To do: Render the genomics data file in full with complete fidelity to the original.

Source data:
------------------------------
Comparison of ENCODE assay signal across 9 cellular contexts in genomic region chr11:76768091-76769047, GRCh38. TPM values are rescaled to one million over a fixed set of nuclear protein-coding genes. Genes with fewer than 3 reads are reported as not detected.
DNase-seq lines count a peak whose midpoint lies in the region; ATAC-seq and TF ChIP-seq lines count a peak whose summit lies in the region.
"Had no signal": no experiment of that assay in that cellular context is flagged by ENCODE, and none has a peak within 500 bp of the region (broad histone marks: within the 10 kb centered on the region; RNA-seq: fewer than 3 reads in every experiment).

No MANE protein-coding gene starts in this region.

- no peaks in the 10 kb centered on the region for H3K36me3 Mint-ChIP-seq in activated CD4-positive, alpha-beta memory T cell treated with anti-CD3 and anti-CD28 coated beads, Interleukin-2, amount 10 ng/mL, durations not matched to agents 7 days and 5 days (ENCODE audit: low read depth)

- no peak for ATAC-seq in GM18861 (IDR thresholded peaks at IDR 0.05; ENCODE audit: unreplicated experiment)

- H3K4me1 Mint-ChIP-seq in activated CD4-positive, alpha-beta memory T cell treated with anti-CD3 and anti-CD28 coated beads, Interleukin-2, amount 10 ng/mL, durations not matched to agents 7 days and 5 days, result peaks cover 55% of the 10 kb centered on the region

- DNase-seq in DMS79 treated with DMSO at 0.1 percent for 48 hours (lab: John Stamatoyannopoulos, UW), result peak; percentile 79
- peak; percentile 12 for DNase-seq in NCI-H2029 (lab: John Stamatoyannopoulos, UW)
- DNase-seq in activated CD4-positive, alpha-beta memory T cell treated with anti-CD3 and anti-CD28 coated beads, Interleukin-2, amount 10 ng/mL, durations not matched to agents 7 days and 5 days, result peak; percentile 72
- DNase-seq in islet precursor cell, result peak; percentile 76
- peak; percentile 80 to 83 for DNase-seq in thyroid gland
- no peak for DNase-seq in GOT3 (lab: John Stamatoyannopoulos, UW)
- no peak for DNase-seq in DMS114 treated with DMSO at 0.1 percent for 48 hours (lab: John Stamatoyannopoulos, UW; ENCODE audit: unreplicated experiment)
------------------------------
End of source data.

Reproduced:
Comparison of ENCODE assay signal across 9 cellular contexts in genomic region chr11:76768091-76769047, GRCh38. TPM values are rescaled to one million over a fixed set of nuclear protein-coding genes. Genes with fewer than 3 reads are reported as not detected.
DNase-seq lines count a peak whose midpoint lies in the region; ATAC-seq and TF ChIP-seq lines count a peak whose summit lies in the region.
"Had no signal": no experiment of that assay in that cellular context is flagged by ENCODE, and none has a peak within 500 bp of the region (broad histone marks: within the 10 kb centered on the region; RNA-seq: fewer than 3 reads in every experiment).

No MANE protein-coding gene starts in this region.

- no peaks in the 10 kb centered on the region for H3K36me3 Mint-ChIP-seq in activated CD4-positive, alpha-beta memory T cell treated with anti-CD3 and anti-CD28 coated beads, Interleukin-2, amount 10 ng/mL, durations not matched to agents 7 days and 5 days (ENCODE audit: low read depth)

- no peak for ATAC-seq in GM18861 (IDR thresholded peaks at IDR 0.05; ENCODE audit: unreplicated experiment)

- H3K4me1 Mint-ChIP-seq in activated CD4-positive, alpha-beta memory T cell treated with anti-CD3 and anti-CD28 coated beads, Interleukin-2, amount 10 ng/mL, durations not matched to agents 7 days and 5 days, result peaks cover 55% of the 10 kb centered on the region

- DNase-seq in DMS79 treated with DMSO at 0.1 percent for 48 hours (lab: John Stamatoyannopoulos, UW), result peak; percentile 79
- peak; percentile 12 for DNase-seq in NCI-H2029 (lab: John Stamatoyannopoulos, UW)
- DNase-seq in activated CD4-positive, alpha-beta memory T cell treated with anti-CD3 and anti-CD28 coated beads, Interleukin-2, amount 10 ng/mL, durations not matched to agents 7 days and 5 days, result peak; percentile 72
- DNase-seq in islet precursor cell, result peak; percentile 76
- peak; percentile 80 to 83 for DNase-seq in thyroid gland
- no peak for DNase-seq in GOT3 (lab: John Stamatoyannopoulos, UW)
- no peak for DNase-seq in DMS114 treated with DMSO at 0.1 percent for 48 hours (lab: John Stamatoyannopoulos, UW; ENCODE audit: unreplicated experiment)